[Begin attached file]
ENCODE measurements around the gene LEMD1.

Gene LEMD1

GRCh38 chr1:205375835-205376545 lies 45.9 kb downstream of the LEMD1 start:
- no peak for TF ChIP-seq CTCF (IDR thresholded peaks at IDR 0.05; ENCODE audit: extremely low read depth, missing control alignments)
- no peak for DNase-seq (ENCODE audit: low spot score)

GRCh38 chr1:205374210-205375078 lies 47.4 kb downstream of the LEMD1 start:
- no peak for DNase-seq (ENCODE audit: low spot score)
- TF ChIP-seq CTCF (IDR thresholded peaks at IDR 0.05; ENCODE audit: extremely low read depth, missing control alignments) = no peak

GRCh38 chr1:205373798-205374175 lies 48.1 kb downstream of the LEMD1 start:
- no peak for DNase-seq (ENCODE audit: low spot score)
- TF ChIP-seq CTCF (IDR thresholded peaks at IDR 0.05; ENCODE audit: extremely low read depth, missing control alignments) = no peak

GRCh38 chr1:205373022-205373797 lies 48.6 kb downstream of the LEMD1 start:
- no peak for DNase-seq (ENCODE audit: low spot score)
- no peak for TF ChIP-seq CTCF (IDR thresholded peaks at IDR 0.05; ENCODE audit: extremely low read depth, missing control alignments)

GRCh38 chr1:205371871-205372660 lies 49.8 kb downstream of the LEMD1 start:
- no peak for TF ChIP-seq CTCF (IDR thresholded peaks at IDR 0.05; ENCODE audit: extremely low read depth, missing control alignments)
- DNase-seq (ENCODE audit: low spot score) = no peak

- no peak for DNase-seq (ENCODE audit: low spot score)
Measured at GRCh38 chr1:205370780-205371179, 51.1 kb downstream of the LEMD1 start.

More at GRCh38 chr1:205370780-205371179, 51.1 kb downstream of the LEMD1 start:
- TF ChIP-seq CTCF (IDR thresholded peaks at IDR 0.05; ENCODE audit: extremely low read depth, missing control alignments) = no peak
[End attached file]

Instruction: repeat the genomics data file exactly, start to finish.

ENCODE measurements around the gene LEMD1.

Gene LEMD1

GRCh38 chr1:205375835-205376545 lies 45.9 kb downstream of the LEMD1 start:
- no peak for TF ChIP-seq CTCF (IDR thresholded peaks at IDR 0.05; ENCODE audit: extremely low read depth, missing control alignments)
- no peak for DNase-seq (ENCODE audit: low spot score)

GRCh38 chr1:205374210-205375078 lies 47.4 kb downstream of the LEMD1 start:
- no peak for DNase-seq (ENCODE audit: low spot score)
- TF ChIP-seq CTCF (IDR thresholded peaks at IDR 0.05; ENCODE audit: extremely low read depth, missing control alignments) = no peak

GRCh38 chr1:205373798-205374175 lies 48.1 kb downstream of the LEMD1 start:
- no peak for DNase-seq (ENCODE audit: low spot score)
- TF ChIP-seq CTCF (IDR thresholded peaks at IDR 0.05; ENCODE audit: extremely low read depth, missing control alignments) = no peak

GRCh38 chr1:205373022-205373797 lies 48.6 kb downstream of the LEMD1 start:
- no peak for DNase-seq (ENCODE audit: low spot score)
- no peak for TF ChIP-seq CTCF (IDR thresholded peaks at IDR 0.05; ENCODE audit: extremely low read depth, missing control alignments)

GRCh38 chr1:205371871-205372660 lies 49.8 kb downstream of the LEMD1 start:
- no peak for TF ChIP-seq CTCF (IDR thresholded peaks at IDR 0.05; ENCODE audit: extremely low read depth, missing control alignments)
- DNase-seq (ENCODE audit: low spot score) = no peak

- no peak for DNase-seq (ENCODE audit: low spot score)
Measured at GRCh38 chr1:205370780-205371179, 51.1 kb downstream of the LEMD1 start.

More at GRCh38 chr1:205370780-205371179, 51.1 kb downstream of the LEMD1 start:
- TF ChIP-seq CTCF (IDR thresholded peaks at IDR 0.05; ENCODE audit: extremely low read depth, missing control alignments) = no peak